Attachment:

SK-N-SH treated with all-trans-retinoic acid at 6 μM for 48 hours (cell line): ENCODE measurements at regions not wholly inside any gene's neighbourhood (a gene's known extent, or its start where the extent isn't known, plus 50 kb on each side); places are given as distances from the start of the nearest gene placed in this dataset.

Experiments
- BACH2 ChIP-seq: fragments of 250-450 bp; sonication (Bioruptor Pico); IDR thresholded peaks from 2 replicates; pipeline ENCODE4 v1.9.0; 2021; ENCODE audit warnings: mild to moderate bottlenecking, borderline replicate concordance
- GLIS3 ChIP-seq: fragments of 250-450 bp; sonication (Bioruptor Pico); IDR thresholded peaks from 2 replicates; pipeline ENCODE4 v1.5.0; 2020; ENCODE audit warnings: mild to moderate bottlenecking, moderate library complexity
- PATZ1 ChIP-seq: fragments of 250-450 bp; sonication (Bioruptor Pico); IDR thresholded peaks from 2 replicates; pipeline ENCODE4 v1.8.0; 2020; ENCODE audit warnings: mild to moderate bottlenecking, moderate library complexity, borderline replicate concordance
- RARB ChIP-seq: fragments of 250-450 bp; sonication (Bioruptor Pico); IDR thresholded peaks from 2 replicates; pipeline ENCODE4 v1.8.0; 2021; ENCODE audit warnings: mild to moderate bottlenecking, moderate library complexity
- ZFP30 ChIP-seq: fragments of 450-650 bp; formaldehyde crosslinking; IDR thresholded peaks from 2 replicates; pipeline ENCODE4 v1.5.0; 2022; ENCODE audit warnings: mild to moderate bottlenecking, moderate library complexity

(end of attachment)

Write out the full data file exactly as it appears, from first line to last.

SK-N-SH treated with all-trans-retinoic acid at 6 μM for 48 hours (cell line): ENCODE measurements at regions not wholly inside any gene's neighbourhood (a gene's known extent, or its start where the extent isn't known, plus 50 kb on each side); places are given as distances from the start of the nearest gene placed in this dataset.

Experiments
- BACH2 ChIP-seq: fragments of 250-450 bp; sonication (Bioruptor Pico); IDR thresholded peaks from 2 replicates; pipeline ENCODE4 v1.9.0; 2021; ENCODE audit warnings: mild to moderate bottlenecking, borderline replicate concordance
- GLIS3 ChIP-seq: fragments of 250-450 bp; sonication (Bioruptor Pico); IDR thresholded peaks from 2 replicates; pipeline ENCODE4 v1.5.0; 2020; ENCODE audit warnings: mild to moderate bottlenecking, moderate library complexity
- PATZ1 ChIP-seq: fragments of 250-450 bp; sonication (Bioruptor Pico); IDR thresholded peaks from 2 replicates; pipeline ENCODE4 v1.8.0; 2020; ENCODE audit warnings: mild to moderate bottlenecking, moderate library complexity, borderline replicate concordance
- RARB ChIP-seq: fragments of 250-450 bp; sonication (Bioruptor Pico); IDR thresholded peaks from 2 replicates; pipeline ENCODE4 v1.8.0; 2021; ENCODE audit warnings: mild to moderate bottlenecking, moderate library complexity
- ZFP30 ChIP-seq: fragments of 450-650 bp; formaldehyde crosslinking; IDR thresholded peaks from 2 replicates; pipeline ENCODE4 v1.5.0; 2022; ENCODE audit warnings: mild to moderate bottlenecking, moderate library complexity